On April 3, the Detroit Free Press reported the liquidation of Valley State Credit Union, a small community credit union serving state employees in Saginaw, Michigan. The collapse of the credit union highlights the growing problem of ballooning auto debt and subprime vehicle loans that are rattling the banking and finance markets. This growth of auto loan debt is also an indication that the auto sales surge of recent years is heading for a collapse, threatening further layoffs in the industry.
The Saginaw credit union was acquired by ELGA Credit Union of Burton. Valley State had been taken into conservatorship last August, as it became clear that delinquent used-vehicle loans had caused it to be “operating in an unsafe and unsound condition.” In July 2015, delinquent vehicle loans between 30 and 59 days overdue at Valley State had mushroomed to $1.59 million from $57,222 the year prior.
Automotive industry analysts are expressing concern that the mushrooming of auto-related debt and the preponderance of subprime vehicle loans, fueled by investors looking for high yields, could be the next financial bubble. As of the fourth quarter of 2016, auto loan debt in the United States had reached $1.16 trillion—an increase of $93 billion over 2015—rivaling the enormous sums of student loan debt that now stands at $1.31 trillion.
Following the financial crash of 2008 and the subsequent recession, auto sales plummeted. But with the government bailout of Wall Street and interest rates near zero, by 2012 the banking industry saw their opportunity in the unregulated field of auto financing. The subprime mortgage debacle brought mortgage lending under federal regulation, but no one was looking at vehicle financing. Bankers seeking quick profits began offering products to less-qualified borrowers, much as they had done with mortgages prior to 2007. Sales of both new and used vehicles hit record numbers in 2016 for the seventh straight year. However, since the beginning of this year, sales are tumbling, heading for an annual decrease of more than 12 percent.
Additionally, auto leasing has reached record numbers, from 13.2 percent of the market in 2009, to 28 percent in 2015. While this has helped boost the sales and profits of the car manufacturers, those leased vehicles have begun flooding the used-car market, as most leases are between two and four years. The market glut is expected to drive down used car prices, cutting into new-car sales and corporate profits.
For both manufacturers as well as lenders, the future looks grim. According to the April 7 Automotive News, “With both bad loans and interest rates on the rise, financial institutions are becoming more selective in doling out credit for new-car purchases, adding to the pressure for automakers already up against the wall with sliding sales, swelling inventories and a used-car glut. ‘We’ve been having a party for a few years and it was fun,’ said Maryann Keller, an industry consultant in Stamford, Connecticut. ‘Now lenders are getting back to basics.’”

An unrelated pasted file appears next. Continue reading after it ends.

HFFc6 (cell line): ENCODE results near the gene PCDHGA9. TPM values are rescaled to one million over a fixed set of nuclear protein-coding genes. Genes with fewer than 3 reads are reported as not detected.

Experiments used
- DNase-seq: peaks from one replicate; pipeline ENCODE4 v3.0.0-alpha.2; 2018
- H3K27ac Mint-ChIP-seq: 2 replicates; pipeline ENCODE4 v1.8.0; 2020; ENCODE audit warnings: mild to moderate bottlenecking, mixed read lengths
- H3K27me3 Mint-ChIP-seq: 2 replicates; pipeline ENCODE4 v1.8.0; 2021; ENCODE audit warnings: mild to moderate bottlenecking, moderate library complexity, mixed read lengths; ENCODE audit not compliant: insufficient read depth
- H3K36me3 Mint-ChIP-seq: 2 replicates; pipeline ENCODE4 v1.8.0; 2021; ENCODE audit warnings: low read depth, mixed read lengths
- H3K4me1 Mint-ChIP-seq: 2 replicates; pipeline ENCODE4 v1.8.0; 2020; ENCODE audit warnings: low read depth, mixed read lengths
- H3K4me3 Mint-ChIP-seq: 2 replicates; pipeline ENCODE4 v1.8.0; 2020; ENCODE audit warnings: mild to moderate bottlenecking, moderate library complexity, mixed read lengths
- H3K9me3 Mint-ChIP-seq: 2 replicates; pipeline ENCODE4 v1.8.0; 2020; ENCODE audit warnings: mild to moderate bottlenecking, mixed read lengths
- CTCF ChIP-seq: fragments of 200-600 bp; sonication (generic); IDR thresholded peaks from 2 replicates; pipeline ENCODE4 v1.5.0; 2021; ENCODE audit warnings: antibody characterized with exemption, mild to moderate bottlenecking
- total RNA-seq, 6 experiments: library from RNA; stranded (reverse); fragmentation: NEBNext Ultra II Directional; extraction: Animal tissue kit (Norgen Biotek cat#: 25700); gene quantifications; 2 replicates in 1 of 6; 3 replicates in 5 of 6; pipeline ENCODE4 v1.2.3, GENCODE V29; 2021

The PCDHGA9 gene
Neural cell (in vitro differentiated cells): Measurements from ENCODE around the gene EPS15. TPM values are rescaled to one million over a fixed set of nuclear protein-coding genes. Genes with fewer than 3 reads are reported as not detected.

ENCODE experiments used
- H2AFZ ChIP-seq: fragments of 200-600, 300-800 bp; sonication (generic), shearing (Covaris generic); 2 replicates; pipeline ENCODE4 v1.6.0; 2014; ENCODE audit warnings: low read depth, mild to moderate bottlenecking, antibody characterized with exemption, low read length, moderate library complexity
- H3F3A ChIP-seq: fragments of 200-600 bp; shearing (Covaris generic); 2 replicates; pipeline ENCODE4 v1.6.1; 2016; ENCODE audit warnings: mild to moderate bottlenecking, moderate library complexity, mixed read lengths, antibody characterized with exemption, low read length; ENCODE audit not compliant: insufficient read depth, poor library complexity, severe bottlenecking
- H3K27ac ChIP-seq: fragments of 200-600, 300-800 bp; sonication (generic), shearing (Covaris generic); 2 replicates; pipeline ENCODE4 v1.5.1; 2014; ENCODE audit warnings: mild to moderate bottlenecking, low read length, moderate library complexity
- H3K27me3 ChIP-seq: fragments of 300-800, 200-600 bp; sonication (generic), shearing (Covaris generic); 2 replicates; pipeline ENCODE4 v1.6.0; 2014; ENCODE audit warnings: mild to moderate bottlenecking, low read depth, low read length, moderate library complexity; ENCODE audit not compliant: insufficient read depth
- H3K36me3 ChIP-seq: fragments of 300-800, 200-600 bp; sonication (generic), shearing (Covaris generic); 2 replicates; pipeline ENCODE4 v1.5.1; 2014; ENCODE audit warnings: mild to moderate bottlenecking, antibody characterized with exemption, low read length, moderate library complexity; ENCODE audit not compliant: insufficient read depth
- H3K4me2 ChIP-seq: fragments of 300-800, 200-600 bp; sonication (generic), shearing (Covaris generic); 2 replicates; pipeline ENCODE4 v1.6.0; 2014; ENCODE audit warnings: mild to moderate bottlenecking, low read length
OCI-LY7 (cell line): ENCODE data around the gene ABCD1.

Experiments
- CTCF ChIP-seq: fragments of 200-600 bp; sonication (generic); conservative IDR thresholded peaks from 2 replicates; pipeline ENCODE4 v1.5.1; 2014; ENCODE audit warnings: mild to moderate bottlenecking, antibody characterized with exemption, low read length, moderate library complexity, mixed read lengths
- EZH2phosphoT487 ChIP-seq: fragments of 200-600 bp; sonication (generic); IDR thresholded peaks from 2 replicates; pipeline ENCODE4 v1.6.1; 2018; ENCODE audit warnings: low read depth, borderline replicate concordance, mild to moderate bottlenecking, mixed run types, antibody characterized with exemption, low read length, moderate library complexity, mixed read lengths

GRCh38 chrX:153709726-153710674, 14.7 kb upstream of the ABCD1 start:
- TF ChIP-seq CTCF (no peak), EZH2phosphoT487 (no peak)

Wall Street is concerned that what happened to Valley State Credit Union could spread throughout the banking industry. Delinquencies on car loans over 30 days were up in December by 14 percent over 2015. By the end of 2016, over 6 million borrowers were more than 90 days late with their vehicle payments, also a new record.
Auto loan delinquencies of 30 days or more reached $23.27 billion in the fourth quarter of 2016, or 3.8 percent of all auto loan debt. The seriously delinquent portion, those more than 90 days past due, reached $8.4 billion.
Predatory lending practices relating to auto loans are now coming under some scrutiny. Santander Bank, known as the largest packager of subprime auto loans, just agreed to a settlement of $26 million with the states of Massachusetts and Delaware for issuing “unfair and unaffordable” loans, knowing the borrowers would default. According to AP, Massachusetts Attorney General Maura Healey said, “These predatory practices are almost identical to what we saw in the mortgage industry a few years ago.”
Recognizing that millions of auto loans may default this year, lenders are now looking to cast a wider net for struggling borrowers. According to a recent New York Times article, the credit bureaus that provide the scores that determine a borrower’s interest rate and credit limits are now looking at “alternative” criteria, such as cell phone payments, to entice those who have no credit history, or have previously defaulted on loans, to become the new victims of the predatory banks.
Auto finance companies are alarmed about looming defaults, but not to the extent they were with the collapse of mortgages in 2007 and 2008. The vehicles of borrowers with low credit scores and higher risk are often fitted with GPS technology and “kill switches” that can be activated if a loan is even one day past due. There are more than 2 million of these devices on the roads. The practice of “ignition interruption” has now become so widespread that the Federal Trade Commission is investigating the abuse of these tracking devices relating to privacy violations.
Tightening credit, swelling inventories and the glut in the used-car market point to more plant closures and layoffs on the horizon. Ford has already threatened layoffs in both Michigan and Mexico, while General Motors has announced 4,600 permanent job cuts since December.
Sales for Detroit-based US automakers made a weak showing in March. Fiat Chrysler sales were down 5 percent while Ford showed a 7.2 percent decline. GM sales were up just 1.6 percent. Meanwhile, Nissan sales rose 3 percent while Toyota sales fell 2.1 percent. Overall auto sales increased at an adjusted annual rate of 16.63 billion, lower than projections of 17.3 billion.